Many other investigative agencies, too, including the Secret Service and U.S. Postal Inspection Service, have formed crucial partnerships with the private sector in an effort to combat identity theft. The Secret Service, for example, hosts a portal called the e Information system for members of the law enforcement and banking communities, which provides a forum for members to post the latest information on scams, counterfeit checks, frauds and swindles, and updated Bank Identification Numbers (BINs). In 2005, the USPIS created the Intelligence Sharing Initiative (ISI), a website that allows the Inspection Service and fraud investigators representing retail and financial institutions, as well as major mailers, to openly share information pertaining to mail theft, identity theft, financial crimes, investigations, and prevention methods.
Efforts have also been taken to investigate and arrest identity thieves who operate in foreign countries. For example, between April and November 2006, the FBI's Cyber Division supported "Cardkeeper," a major initiative with the FBI's Richmond, Virginia field office. As part of that initiative, the FBI sent six agents to Bucharest, Romania, to work with the Romanian National Police (RNP) to investigate the Internet intrusions committed by criminals in Romania, and which resulted in harm to U.S. victims. This unprecedented initiative resulted in thirteen arrests in the United States and three searches in Romania. The success of this investigation gave rise to the Romanian Task Force initiative, through which FBI agents are deployed to Romania to work full-time, hand-in-hand with the RNP on cases of mutual interest. The Department intends to continue to work hand-in-hand with all of our law enforcement partners to aggressively investigate and prosecute identity thieves.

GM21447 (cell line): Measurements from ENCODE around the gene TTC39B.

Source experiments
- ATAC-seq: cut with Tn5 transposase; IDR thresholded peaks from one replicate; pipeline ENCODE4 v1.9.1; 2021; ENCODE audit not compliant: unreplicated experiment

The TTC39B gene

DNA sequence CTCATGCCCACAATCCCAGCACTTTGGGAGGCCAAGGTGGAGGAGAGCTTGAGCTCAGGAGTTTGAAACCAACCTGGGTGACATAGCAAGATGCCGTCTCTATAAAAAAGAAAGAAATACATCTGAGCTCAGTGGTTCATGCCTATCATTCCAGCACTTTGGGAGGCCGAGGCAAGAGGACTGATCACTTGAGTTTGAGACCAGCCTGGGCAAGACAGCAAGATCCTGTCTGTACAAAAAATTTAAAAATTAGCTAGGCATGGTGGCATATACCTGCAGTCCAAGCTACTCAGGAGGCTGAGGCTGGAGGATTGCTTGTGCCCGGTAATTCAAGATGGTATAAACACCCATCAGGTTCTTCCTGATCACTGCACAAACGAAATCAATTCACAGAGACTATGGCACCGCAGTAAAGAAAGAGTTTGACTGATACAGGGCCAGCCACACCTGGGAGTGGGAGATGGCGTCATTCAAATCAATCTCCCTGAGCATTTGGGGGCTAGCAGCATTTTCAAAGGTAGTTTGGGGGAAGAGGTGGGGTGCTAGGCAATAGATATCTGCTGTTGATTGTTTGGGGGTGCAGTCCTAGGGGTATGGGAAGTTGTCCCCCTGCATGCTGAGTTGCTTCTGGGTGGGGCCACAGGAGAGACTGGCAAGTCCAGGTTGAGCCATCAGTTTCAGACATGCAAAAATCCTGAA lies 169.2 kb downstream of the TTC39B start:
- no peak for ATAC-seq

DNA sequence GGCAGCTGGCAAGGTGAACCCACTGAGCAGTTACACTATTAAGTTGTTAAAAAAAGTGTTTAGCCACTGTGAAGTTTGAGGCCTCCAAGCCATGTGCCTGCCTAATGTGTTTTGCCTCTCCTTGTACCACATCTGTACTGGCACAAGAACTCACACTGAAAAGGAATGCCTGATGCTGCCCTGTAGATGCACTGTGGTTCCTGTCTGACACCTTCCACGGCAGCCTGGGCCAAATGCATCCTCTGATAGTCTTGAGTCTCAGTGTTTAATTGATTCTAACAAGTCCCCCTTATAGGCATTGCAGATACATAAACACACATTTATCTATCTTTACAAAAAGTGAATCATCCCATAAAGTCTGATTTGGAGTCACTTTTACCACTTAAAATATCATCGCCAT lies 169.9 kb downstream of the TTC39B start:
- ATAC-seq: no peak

President's Identity Theft Task Force
I would like to turn now to the work of the President's Identity Theft Task Force. On May 10, 2006, President Bush issued an Executive Order that established the Task Force.7 The Task Force, under the leadership of the Attorney General as Chairman and Federal Trade Commission Chairman Deborah Platt Majoras as Co-Chairman, includes representatives from 17 departments and agencies, including the Departments of Commerce, Health and Human Services, Homeland Security, Treasury, and Veterans Affairs; the Office of Management and Budget; the Social Security Administration; the Office of Personnel Management; the Federal Reserve Board; the Federal Deposit Insurance Corporation; the National Credit Union Administration; the Office of the Comptroller of the Currency; the Office of Thrift Supervision; the Securities and Exchange Commission; and the United States Postal Service. Each of these agencies has a unique perspective and expertise in combating identity theft that have been invaluable to the work of the Task Force.